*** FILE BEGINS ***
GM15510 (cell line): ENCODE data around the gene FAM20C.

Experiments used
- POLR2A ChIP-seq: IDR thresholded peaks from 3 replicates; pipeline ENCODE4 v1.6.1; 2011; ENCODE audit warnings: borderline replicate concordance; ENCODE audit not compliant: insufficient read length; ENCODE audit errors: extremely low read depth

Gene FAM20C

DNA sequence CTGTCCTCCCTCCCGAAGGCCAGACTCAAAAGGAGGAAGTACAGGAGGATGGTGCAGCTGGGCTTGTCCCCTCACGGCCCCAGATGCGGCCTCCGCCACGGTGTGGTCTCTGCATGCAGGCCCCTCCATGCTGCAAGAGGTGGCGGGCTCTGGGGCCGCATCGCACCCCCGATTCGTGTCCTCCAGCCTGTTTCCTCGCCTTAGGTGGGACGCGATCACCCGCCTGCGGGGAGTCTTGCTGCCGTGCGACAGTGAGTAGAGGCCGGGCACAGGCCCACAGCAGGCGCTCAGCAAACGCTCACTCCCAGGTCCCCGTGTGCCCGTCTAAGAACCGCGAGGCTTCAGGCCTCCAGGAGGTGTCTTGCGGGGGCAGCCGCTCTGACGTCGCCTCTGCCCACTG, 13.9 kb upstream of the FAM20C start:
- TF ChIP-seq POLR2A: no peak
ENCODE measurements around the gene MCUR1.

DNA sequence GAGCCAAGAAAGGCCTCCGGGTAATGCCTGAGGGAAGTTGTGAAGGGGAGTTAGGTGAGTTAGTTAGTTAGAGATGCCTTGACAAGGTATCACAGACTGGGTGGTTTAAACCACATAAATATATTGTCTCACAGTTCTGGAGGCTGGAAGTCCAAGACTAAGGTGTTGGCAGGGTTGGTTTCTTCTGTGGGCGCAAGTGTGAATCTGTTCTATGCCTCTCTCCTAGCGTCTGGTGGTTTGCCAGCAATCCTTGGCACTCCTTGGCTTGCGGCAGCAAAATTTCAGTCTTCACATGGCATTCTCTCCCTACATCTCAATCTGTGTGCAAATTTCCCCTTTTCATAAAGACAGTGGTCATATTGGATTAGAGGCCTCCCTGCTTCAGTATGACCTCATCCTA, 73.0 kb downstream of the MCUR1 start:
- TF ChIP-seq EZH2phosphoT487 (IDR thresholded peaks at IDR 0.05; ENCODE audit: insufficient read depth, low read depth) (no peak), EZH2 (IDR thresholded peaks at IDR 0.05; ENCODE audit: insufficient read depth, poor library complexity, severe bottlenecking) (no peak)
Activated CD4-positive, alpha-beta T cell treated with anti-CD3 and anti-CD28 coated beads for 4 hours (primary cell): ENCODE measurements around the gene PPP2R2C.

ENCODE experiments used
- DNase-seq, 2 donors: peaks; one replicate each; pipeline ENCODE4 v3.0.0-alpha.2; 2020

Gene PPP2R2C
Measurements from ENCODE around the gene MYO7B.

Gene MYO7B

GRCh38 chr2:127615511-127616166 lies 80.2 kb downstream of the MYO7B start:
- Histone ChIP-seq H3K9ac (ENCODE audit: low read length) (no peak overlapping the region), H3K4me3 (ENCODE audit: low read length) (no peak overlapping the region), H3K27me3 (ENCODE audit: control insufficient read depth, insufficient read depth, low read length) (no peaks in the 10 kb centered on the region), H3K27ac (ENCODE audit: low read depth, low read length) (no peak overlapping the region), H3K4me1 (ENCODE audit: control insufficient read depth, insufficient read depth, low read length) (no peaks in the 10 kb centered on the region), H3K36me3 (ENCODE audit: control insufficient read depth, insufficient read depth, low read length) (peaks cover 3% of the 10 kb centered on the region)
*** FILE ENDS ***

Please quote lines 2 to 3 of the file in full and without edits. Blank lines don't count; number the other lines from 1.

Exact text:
Experiments used
- POLR2A ChIP-seq: IDR thresholded peaks from 3 replicates; pipeline ENCODE4 v1.6.1; 2011; ENCODE audit warnings: borderline replicate concordance; ENCODE audit not compliant: insufficient read length; ENCODE audit errors: extremely low read depth